Transforming your space can be as easy as selecting the right window treatment. And yet, with more options than ever before, selecting the right window treatment for your home can be quite the headache. Here is some information on the different window treatment options to help you decide.
Curtains and Drapes
Drapes are beautiful, and they also have the power to set the mood and tone of a room. Whether you seek a romantic look, or something with some serious light-blocking ability, you will be able to find a solution that suits your needs.
When considering curtains, it’s important to think about both form and function: First, consider any problems that you require your curtains to solve. Too much light? Trying to save energy? You will need a heavier or lined curtain rather than something on the sheer end of the spectrum. Are you looking to dress up a formal living or dining room? Then velvet or heavy silk might be the ticket. Before you make a selection, you’ll want to make sure you have carefully considered all of the following: color, fabric, type of hardware needed to mount the curtains, and the shape and size of your windows. All of these different options will play into the selection that you make.
Ideal for living rooms, dining rooms, and bedrooms, panels look best on larger windows and sliding glass or french doors. They have a lengthening effect, and when placed slightly above the top of the window or door, can even make your room look more spacious! Panels come in any color or pattern you could possibly imagine. Buy already made curtains in your favorite patterns or have them custom-made with a fabric of your choosing.
Thermal or Blackout Draperies
These have come a long way in the last few years to combine style and function. Thermal and blackout curtains come in a variety of configurations, but all are designed to be energy efficient and light blocking. Because blackout and thermal curtains are heavy, once closed, they stay closed and let in almost no light by design.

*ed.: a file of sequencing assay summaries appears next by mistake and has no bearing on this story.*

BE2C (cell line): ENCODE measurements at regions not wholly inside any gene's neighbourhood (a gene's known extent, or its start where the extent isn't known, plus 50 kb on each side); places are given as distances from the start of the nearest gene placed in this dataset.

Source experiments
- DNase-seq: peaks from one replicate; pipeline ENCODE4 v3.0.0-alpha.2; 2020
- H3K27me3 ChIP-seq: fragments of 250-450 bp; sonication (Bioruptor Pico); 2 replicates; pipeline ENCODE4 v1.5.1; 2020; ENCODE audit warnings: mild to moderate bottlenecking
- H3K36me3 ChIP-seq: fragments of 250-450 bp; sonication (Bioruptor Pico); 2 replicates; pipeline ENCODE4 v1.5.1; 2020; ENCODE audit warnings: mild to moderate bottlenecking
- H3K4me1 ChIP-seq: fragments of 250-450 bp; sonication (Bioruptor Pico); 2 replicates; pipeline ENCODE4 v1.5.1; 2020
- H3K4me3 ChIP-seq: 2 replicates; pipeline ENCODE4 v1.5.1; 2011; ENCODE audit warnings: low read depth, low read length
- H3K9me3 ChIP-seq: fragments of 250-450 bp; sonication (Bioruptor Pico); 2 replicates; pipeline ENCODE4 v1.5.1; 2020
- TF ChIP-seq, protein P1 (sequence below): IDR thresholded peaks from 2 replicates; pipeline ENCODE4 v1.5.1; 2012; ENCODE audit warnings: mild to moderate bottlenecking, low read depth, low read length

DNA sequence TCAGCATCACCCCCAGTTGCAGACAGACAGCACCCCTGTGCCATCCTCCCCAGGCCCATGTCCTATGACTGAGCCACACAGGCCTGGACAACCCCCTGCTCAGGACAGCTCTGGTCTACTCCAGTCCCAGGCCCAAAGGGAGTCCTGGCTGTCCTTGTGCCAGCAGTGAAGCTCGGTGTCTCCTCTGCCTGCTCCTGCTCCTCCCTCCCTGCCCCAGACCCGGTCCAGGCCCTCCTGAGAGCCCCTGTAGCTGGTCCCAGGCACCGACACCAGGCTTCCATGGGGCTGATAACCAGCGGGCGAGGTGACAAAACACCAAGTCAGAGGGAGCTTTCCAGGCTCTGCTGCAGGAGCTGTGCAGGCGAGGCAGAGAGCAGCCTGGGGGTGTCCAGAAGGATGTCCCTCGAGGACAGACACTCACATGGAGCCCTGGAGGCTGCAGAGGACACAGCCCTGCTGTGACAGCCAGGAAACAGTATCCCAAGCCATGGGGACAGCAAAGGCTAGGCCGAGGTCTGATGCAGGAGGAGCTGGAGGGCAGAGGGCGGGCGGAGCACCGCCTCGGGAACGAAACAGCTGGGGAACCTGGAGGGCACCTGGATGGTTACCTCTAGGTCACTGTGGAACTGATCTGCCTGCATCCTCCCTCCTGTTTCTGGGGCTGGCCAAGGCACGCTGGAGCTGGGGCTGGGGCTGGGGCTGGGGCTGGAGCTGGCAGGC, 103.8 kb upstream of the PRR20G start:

Sheers are light and airy, but do come in a variety of colors. They are very versatile and can appear alone or paired with heavier materials and valances. Using sheer curtains underneath heavier drapes or curtains allows you flexibility in terms of how much light and privacy you have. Closing the drapes creates total privacy, while opening the drapes and closing the sheers lets in some light without making you feel exposed.
Tiers are hung on short rod-pocket panels. They are usually meant to cover the lower third of a window and are popular choices for bathrooms, kids rooms, and kitchens. Tiers work as part of a traditional or country look and are often paired with a valance.
Shades and blinds are similar, but do have differences. Shades can be the less expensive option between the two. The biggest difference, however, is that shades do not have slats or vanes. They are made of continuous pieces of fabric that roll-up.
Another key difference between shades and blinds is that shades are often used to filter or soften light rather than to block it, even when completely down. You’ll choose from shades made from a variety of different materials including cotton, polyester, and linen.
Cellular shades are quickly becoming a favorite in the window treatments market. They are both cost and energy efficient. The pockets trap air, reducing heat loss in the winter and keeping your rooms cool in the summer.
Roman Shades can be light and elegant, with a permanent folded bottom or multiple folds. They can also be made from heavier fabrics, which block the light. These shades are ideal for rooms where you want some light to come in, as they are not high on the light-blocking spectrum. Because they are so light and airy, they are also not the choice for energy efficiency.